HS2 HS2 Scheme Development to Date
2009 / 2010
In late 2009 / early 2010 the Government consulted on route options and an initial Exceptional Hardship Scheme associated with emerging proposals for HS2.
On 11 January 2011 the City Council resolved to welcome plans to bring High Speed Rail - HS2 - to the centre of Birmingham and to work with other local authorities to promote the benefits of the proposals.
In Spring / Summer 2011 the Government, through its appointed agents HS2 Ltd, consulted upon its proposed Strategy for High Speed Rail and the alignment of the preferred route option for Phase 1 of the scheme, linking London to Birmingham.
The City Council responded to this national consultation, confirming its strong support for High Speed Two, both in principle and for the London-Birmingham route proposals. The response also highlighted some issues and concerns at both local and strategic levels which we wanted to see addressed moving forward, and some specific comments relating to the proposed new HS2 station in Birmingham City Centre.
As part of this consultation the City Council also carried out its own consultation with residents along the route and across the wider City. In total, 569 questionnaires were received with the majority (61%) of respondents supportive of proposals for HS2.
On 10 January 2012, the then Secretary of State for Transport, the Rt Hon Justine Greening MP, announced that the High Speed 2 proposal will be taken forward to the next stage of scheme development.
As part of the announcement, the Government made a number of alterations to the previously consulted upon Birmingham – London link to reduce its environmental impact, but no changes were proposed to the route within Birmingham.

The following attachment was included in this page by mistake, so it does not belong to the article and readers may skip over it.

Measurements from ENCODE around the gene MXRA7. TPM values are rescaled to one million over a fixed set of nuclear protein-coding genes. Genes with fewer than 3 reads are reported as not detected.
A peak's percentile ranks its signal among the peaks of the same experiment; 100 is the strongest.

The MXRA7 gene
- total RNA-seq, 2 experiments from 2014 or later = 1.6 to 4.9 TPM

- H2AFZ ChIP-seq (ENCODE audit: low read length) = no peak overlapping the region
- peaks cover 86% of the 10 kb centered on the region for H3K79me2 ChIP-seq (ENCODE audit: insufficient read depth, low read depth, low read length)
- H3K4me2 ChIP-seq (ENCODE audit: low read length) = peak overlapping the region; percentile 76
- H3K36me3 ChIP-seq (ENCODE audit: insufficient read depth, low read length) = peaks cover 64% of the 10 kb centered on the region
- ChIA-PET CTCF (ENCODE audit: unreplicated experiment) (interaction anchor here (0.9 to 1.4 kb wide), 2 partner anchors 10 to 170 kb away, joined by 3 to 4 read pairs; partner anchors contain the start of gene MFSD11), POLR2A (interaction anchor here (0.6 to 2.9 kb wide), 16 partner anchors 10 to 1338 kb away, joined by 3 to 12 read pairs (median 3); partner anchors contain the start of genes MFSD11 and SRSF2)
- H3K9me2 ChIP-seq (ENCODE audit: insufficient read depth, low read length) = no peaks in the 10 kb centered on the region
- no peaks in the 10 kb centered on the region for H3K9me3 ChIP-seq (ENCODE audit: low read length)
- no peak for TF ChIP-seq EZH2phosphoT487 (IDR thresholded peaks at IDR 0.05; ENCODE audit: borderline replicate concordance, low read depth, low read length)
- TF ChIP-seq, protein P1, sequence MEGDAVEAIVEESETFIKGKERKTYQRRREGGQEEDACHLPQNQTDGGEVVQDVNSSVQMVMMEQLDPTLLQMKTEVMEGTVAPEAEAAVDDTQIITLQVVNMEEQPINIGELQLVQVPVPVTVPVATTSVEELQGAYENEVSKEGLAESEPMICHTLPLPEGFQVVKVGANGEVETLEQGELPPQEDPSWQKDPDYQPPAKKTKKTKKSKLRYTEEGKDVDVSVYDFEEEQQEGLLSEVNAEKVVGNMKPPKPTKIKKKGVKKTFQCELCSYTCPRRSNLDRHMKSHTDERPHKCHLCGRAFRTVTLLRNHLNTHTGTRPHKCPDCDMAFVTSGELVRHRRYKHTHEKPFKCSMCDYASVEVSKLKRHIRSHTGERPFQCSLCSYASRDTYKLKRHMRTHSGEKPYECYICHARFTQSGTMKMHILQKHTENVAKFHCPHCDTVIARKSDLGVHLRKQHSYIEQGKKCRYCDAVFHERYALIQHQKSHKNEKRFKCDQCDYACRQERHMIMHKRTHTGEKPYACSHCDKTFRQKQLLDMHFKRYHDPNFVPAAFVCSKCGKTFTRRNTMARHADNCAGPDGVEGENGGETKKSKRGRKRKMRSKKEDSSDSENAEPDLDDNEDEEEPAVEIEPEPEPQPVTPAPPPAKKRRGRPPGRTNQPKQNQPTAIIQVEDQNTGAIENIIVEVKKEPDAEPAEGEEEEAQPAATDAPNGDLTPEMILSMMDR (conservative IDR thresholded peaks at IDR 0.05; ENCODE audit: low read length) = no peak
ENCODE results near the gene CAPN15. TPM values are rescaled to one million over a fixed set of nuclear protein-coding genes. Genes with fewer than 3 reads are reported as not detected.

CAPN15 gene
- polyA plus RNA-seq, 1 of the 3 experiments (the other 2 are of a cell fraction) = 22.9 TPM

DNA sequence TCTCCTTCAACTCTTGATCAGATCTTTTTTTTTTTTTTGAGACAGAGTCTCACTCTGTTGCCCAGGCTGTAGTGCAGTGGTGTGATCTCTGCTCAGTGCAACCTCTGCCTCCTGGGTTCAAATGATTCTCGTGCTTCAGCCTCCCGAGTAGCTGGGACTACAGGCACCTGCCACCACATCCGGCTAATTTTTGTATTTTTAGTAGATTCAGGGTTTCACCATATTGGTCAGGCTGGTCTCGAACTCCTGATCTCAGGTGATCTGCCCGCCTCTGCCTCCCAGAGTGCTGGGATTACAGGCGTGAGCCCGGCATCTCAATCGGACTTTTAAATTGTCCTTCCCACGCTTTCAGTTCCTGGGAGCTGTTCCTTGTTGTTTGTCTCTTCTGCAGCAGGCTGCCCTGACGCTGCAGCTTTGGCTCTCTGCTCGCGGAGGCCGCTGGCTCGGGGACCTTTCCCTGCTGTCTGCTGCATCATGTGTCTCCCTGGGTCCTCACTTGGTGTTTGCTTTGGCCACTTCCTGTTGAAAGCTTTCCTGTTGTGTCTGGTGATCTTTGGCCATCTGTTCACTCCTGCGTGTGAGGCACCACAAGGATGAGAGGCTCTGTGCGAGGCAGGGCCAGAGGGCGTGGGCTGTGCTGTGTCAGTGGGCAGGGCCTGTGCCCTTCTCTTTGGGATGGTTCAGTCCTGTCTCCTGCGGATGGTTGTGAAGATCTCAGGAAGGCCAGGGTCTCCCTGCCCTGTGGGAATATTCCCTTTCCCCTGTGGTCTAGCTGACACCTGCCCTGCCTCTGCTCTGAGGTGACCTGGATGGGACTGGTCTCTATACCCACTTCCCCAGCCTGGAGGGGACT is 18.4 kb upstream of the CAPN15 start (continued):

On 25 October 2012 Patrick McLoughlin, the Secretary of State for Transport, announced the launch of two consultations related to the HS2 route between London and the West Midlands; one on Property Compensation and another on Safeguarding. The Property Compensation Consultation sets out the Government’s proposed package of measures for owners and occupiers of property along the HS2 route between London and the West Midlands. The City Council responded to these consultations in January 2013.
On 28 January 2013, Secretary of State for Transport, Patrick McLoughlin, announced proposals for Phase Two of HS2, extending the network north from Birmingham to Manchester and Leeds. The Government also announced its decision to suspend the development of a spur connecting HS2 with Heathrow Airport, subject to the outcome of the Airport Commission.
Alongside the Phase Two announcement, the Government launched a consultation on the Exceptional Hardship Scheme for Leeds, Manchester and the proposed Heathrow spur. The scheme aims to assist eligible residential and small business owner-occupiers whose property value may be affected by the initial preferred route options for Phase Two of the network.